For more information on what to do if a partner wishes to contribute services in exchange for their interest, see the Insights article, “Partnerships, Part I: Carried interest and the loophole”
Corporations and built-in gains
Corporations have a similar provision that allows shareholders to contribute property to a corporation in exchange for shares in the company. IRC § 351 provides that built-in gain on the property is usually deferred if:
- an individual or group of individuals contribute money or property in exchange for stock, and
- they have control of the corporation immediately after the exchange.
In this situation, “control” is defined as the group or individual contributing property own at least 80% of total voting power of all stock and at least 80% of all outstanding stock of the corporation. For this to work, the individual/contributor can only receive stock; any money or property received is called boot and some of the gain will have to be recognized. Note that services are not property and exchange of services for stock is taxable.
See page 3 of IRS Publication 542 for more information on nonrecognition treatment.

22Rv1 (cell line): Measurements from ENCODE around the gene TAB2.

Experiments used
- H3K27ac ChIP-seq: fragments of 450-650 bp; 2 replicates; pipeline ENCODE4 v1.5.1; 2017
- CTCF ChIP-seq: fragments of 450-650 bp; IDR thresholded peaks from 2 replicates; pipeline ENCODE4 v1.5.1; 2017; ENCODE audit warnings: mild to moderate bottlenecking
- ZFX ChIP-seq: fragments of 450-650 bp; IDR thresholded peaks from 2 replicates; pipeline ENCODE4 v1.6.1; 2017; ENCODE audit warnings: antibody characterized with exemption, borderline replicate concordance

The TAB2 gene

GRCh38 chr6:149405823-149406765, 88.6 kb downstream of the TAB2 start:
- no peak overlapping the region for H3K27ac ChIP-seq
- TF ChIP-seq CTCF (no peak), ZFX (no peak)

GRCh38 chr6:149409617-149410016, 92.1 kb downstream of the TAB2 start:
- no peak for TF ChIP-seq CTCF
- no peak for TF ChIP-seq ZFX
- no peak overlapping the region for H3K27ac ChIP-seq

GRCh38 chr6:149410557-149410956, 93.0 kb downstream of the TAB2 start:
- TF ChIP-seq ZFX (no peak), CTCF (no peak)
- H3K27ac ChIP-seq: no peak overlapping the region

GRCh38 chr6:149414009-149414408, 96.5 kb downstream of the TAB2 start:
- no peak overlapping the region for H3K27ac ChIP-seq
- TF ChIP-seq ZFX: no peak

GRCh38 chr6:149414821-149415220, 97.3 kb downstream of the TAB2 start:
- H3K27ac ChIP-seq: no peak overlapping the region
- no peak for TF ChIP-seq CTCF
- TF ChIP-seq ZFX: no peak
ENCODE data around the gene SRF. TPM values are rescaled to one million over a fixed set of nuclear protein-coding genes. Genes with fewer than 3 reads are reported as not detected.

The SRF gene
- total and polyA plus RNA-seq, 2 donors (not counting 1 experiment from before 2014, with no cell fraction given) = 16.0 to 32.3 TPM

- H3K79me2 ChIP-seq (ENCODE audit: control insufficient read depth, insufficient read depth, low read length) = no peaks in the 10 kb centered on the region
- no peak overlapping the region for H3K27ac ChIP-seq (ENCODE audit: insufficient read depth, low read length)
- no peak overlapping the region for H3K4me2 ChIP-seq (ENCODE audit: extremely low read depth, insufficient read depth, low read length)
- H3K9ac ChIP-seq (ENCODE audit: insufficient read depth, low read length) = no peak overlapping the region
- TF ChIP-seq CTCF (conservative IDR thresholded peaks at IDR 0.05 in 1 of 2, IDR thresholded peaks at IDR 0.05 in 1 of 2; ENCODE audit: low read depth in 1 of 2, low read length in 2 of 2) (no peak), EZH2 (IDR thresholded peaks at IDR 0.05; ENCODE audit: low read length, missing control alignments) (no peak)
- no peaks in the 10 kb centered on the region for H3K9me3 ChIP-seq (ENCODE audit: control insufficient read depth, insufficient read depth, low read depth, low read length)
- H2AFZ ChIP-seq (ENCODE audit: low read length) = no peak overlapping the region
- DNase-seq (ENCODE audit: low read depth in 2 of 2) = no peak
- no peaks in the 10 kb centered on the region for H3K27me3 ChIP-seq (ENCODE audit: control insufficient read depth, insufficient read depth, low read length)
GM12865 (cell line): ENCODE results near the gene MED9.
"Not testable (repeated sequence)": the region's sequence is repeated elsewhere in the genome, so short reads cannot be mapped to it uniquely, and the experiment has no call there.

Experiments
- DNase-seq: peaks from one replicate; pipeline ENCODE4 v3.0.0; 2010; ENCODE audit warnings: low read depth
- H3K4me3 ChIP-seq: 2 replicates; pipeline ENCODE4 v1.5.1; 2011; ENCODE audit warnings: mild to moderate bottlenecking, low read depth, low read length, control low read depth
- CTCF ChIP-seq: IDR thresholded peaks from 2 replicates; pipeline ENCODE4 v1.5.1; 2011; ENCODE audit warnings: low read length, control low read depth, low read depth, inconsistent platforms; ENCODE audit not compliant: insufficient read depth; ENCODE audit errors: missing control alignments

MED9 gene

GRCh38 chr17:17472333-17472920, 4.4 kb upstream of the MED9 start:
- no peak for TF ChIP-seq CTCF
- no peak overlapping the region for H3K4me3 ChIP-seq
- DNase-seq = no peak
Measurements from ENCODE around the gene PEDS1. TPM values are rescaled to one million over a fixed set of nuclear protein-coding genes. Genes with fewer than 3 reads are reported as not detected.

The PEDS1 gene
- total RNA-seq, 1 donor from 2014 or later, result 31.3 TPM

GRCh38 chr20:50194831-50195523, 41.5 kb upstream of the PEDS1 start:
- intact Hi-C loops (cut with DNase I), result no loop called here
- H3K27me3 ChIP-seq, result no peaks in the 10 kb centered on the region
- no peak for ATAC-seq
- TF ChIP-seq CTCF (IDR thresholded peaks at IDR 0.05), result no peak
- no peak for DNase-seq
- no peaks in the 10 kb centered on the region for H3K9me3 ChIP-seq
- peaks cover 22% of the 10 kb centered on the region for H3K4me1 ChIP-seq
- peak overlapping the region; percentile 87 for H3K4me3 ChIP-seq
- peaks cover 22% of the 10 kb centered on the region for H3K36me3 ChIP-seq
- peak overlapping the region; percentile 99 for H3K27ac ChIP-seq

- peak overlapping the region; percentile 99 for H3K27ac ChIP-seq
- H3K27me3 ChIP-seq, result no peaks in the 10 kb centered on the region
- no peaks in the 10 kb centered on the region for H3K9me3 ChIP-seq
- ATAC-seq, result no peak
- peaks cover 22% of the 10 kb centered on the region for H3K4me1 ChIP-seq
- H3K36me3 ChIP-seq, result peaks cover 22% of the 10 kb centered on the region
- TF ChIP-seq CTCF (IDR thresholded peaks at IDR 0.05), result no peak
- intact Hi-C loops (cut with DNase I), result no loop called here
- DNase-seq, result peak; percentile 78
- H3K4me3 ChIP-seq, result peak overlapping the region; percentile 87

Owner considerations: What property can the owners contribute to the entity? Does it have any built-in gain? Can the owners meet the nonrecognition rules for either type of entity?
Choice of entity tax consideration #4: For partnerships, liabilities and built-in gains can affect basis and sales of interests
There are two areas where basis adjustments can really influence a prospective owner’s decision: liabilities and sales of an owner’s interest. When it comes to liabilities, partnerships have a benefit--when a partner’s share of liabilities increases, it is treated as a contribution of cash by the partner which allows them to increase their outside basis. When their share of liabilities decreases it is treated as a distribution of cash and they reduce their outside basis. If that adjustment would make the outside basis negative, the amount exceeding the partner’s outside basis will have to be recognized as gain. This gets more complicated when a partner contributes property that is subject to a liability that the partnership assumes. In that case, the assumption of the liability by the partnership is treated as a distribution of cash which results in a negative basis adjustment that could trigger gain. But the partner can offset a portion of this adjustment by increasing their outside basis by their share of the liability assumed.